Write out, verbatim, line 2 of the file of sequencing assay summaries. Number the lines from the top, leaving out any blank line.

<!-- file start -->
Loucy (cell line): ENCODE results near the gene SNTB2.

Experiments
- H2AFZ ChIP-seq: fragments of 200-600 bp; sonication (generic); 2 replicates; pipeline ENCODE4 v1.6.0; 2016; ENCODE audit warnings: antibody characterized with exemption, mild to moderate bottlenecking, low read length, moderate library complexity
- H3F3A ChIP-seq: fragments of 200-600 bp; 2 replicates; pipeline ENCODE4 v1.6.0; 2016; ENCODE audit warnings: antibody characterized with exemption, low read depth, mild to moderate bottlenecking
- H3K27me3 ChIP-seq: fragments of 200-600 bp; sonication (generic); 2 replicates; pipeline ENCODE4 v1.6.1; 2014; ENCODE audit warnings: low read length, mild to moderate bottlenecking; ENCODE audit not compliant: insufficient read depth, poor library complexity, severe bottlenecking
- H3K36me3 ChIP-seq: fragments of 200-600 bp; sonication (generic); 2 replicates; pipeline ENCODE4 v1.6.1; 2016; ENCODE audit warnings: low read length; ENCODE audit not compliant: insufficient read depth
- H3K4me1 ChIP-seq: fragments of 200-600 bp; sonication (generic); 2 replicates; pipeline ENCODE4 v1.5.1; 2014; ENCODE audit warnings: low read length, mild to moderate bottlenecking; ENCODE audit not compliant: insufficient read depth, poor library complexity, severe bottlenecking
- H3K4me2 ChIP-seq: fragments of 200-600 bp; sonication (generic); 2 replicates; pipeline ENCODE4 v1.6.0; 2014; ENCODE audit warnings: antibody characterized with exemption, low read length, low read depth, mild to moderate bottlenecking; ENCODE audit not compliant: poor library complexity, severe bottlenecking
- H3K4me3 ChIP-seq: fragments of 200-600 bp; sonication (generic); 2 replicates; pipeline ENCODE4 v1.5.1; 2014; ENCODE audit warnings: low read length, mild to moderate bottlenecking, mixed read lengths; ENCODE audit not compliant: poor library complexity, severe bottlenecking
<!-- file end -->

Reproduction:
Experiments